||How Caterpillar Turns Into A Butterfly
by Norie Huddle
[Listen to Audio!]
If you kneel down on the ground and look at a caterpillar very carefully,
you’d probably think he’s a pretty nice furry fellow
with a rather boring life.
And you would be right.
the caterpillar does have one big surprise for you,
which is the story of how he becomes a butterfly.
For most of his life
all our caterpillar does is crawl around on leaves and plants,
up and down, down and up, up and down,
eating and eating and eating.
Yum, yum, yum.
Until one day, our furry little caterpillar starts to spin long silky threads!
All around himself he weaves a beautiful little chrysalis
Round and round and round and round and round
until he is completed surrounded by strong silken walls.
After our caterpillar has finished weaving his chrysalis,
there start to appear in his body
cells that have never been there before.
The caterpillar’s new cells are called ‘imaginal cells.‘
They are so totally different from the caterpillar cells
that his immune system thinks they are enemies… and gobbles them up.
But these new imaginal cells continue to appear. More and more of them!
Pretty soon, the caterpillar’s immune system
cannot destroy them fast enough.
More and more of the imaginal cells survive.
And then an amazing thing happens!
The little tiny lonely imaginal cells start to clump together
into friendly little groups.
They all resonate together at the same frequency,
passing information from one to another.
Then, after awhile, another amazing thing happens!
The clumps of imaginal cells start to cluster together!
A long string of clumping and clustering imaginal cells,
all resonating at the same frequency,
all passing information from one to another there inside the chrysalis.
Then at some point,
the entire long string of imaginal cells
suddenly realizes all together
that it is something different from the caterpillar.
Something new! Something wonderful!
…and in that realization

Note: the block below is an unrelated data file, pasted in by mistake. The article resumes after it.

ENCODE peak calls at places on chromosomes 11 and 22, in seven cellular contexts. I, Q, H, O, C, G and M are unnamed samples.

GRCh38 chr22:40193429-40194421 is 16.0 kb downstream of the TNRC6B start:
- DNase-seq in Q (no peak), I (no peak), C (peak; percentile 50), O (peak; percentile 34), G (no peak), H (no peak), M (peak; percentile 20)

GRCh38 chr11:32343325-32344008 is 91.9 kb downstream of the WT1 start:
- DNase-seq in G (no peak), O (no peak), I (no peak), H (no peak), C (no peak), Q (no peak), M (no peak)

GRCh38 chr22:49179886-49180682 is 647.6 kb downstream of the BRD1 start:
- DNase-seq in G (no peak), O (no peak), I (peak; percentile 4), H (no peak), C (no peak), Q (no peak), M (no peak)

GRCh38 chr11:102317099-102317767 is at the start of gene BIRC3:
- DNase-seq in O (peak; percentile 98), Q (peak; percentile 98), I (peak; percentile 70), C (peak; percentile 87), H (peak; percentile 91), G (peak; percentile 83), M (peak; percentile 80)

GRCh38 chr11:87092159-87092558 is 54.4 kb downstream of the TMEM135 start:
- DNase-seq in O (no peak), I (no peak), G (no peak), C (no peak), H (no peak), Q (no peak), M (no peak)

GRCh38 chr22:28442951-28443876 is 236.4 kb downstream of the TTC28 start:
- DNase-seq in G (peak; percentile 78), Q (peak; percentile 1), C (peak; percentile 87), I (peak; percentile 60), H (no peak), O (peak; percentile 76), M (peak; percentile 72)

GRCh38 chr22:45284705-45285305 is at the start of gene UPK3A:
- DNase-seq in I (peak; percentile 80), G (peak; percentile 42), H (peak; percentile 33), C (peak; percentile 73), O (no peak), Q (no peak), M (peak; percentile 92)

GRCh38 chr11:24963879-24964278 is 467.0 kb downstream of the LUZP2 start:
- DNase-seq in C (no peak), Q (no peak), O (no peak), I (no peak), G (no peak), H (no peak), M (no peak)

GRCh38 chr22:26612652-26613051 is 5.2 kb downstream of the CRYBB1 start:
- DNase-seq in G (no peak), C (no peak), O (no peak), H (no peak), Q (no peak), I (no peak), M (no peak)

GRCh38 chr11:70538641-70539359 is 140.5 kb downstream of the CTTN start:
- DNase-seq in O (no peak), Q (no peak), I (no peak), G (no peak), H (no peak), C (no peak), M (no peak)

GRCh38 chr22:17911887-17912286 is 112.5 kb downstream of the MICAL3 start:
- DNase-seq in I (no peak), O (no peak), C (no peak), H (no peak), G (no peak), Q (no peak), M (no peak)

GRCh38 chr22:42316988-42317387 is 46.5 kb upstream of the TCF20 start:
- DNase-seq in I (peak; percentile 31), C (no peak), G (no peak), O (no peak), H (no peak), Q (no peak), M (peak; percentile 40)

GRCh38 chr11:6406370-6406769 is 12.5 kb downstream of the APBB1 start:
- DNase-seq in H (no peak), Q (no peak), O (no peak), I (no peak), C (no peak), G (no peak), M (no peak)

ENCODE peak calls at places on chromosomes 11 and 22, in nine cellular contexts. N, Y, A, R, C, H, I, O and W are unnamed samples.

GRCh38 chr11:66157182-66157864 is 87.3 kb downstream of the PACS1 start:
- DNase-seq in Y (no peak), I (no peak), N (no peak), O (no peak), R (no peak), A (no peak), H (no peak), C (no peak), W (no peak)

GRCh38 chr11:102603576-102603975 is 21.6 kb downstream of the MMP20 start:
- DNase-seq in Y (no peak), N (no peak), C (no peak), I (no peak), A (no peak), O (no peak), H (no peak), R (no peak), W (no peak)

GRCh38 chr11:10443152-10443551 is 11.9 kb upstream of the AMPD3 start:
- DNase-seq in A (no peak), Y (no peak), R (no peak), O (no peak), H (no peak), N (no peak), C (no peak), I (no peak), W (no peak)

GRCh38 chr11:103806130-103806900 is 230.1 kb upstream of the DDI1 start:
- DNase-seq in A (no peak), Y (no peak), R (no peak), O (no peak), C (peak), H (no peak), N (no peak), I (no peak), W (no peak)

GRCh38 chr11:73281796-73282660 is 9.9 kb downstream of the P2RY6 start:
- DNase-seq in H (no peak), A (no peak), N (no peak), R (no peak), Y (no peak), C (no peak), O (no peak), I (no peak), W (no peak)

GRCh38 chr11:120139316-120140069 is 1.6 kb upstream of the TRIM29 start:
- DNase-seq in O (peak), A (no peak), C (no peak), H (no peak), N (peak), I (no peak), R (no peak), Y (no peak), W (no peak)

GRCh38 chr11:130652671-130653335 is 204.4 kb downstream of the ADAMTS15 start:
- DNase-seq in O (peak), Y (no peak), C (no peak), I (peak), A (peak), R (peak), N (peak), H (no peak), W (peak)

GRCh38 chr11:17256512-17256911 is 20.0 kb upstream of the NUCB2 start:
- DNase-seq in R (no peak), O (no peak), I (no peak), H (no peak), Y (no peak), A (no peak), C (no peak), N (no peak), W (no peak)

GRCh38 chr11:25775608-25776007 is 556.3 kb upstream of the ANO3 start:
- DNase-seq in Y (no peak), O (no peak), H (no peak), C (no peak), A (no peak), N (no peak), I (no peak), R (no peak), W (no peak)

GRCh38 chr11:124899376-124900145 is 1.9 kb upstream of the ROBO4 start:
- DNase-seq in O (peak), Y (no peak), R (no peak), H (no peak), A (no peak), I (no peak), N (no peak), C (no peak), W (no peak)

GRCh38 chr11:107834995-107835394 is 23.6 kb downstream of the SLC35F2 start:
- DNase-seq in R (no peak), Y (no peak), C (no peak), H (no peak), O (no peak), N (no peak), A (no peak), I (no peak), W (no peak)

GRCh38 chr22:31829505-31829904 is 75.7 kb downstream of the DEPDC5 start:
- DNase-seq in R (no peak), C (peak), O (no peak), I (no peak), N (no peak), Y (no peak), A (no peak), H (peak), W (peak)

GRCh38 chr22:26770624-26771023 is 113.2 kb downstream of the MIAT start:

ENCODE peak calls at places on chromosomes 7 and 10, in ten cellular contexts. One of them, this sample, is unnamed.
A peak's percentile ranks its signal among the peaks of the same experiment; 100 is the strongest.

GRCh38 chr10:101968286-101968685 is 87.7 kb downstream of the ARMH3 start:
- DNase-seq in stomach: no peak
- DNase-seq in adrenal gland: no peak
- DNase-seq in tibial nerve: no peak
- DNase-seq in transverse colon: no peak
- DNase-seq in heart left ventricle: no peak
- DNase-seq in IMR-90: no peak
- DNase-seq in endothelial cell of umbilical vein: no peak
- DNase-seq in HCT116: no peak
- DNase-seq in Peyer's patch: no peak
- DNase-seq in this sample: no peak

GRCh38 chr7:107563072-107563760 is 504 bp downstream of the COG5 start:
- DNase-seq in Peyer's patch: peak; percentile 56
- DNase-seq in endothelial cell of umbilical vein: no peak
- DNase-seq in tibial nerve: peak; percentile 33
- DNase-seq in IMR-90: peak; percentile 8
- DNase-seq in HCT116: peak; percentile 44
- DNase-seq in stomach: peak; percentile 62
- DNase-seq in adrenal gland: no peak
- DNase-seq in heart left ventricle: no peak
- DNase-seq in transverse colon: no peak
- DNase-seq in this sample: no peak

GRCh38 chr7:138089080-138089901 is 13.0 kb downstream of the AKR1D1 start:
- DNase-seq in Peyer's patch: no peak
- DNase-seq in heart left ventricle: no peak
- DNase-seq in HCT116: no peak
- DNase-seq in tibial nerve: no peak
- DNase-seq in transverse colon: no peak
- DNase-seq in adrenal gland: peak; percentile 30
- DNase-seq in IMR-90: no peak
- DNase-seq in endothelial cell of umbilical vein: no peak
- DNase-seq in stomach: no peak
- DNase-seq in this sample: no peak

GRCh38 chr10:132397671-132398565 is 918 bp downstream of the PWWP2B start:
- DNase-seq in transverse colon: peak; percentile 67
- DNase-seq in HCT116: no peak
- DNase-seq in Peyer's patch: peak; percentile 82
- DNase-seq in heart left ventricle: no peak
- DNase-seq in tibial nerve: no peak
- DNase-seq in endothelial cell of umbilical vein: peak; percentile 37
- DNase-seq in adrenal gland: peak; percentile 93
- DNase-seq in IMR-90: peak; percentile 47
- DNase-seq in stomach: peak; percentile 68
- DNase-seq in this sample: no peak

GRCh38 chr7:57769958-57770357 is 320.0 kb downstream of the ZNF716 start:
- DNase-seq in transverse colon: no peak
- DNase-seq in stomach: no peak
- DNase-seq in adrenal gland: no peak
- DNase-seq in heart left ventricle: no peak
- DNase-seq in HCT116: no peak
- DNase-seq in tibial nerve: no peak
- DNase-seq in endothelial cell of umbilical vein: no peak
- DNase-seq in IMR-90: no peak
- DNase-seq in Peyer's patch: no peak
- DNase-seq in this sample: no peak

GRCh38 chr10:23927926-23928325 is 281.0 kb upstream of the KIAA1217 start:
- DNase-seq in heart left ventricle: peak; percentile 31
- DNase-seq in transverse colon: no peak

is the shout of the birth of the butterfly!
Since the butterfly now "knows" that it is a butterfly,
the little tiny imaginal cells
no longer have to do all those things individual cells must do.
Now they are part of a multi-celled organism—
A FAMILY who can share the work.
Each new butterfly cell can take on a different job—
There is something for everyone to do.
And everyone is important.
And each cell begins to do just that very thing it is most drawn to do.
And every other cell encourages it to do just that.
A great way to organize a butterfly!
About the Author: Norie Huddle has written seven published books on environmental issues and on transforming humanity. Growing up in the woods of northern Virginia, doing a 9-month, 5000-mile bicycle trip across America, and now living in Ecuador have been been formative experiences for her. Above passage is from her 1990 book, Butterfly.
|Latest Community Insights
|How Caterpillar Turns Into A Butterfly
How do you relate to the process of transformation of the caterpillar into a butterfly as a metaphor for your own journey? Can you share an experience where you could see your own emergence as similar to the butterfly’s emergence? What helps you recognize that you are constantly emerging from your past caterpillar self into your present butterfly self?
|Jagdish P Dave wrote: The central message of the story of the Caterpillar TurningInto A Butterfly is the story of transformation and emergence of ourselves as we travel in our life’sjourney. We all change. Nothing rema…
|David Doane wrote: I can identify with the caterpillar that transforms into a butterfly. The caterpillar went through major transformation inside the chrysalis and then broke out as abutterfly. I too have gone through m…
|Elaine Gotfryd Noonan wrote: The caterpillar intuitively knows it must change in order to evolve. Voila the chrysalis. Voila .. imaginal cells thrive ( no matter what the outdated " caterpillar" thoughts) .The power of …
|Share/Read Your Reflections
Many years ago, a couple friends got together to sit in silence for an hour, and share personal aha-moments. That birthed this newsletter, and rippled out as Awakin Circles in 80+ living rooms around the globe. To join in Santa Clara this week, RSVP online.
Some Good News
Video of the Week
Global call with Joan Blades!
Join us for a conference call this Saturday, with a global group of ServiceSpace friends and our insightful guest speaker. Join the Forest Call >>
Back in 1997, one person started sending this simple “meditation reminder” to a few friends. Soon after, “Wednesdays” started, ServiceSpace blossomed, and the humble experiments of service took a life of its own. If you’d like to start an Awakin gathering in your area, we’d be happy to help you get started.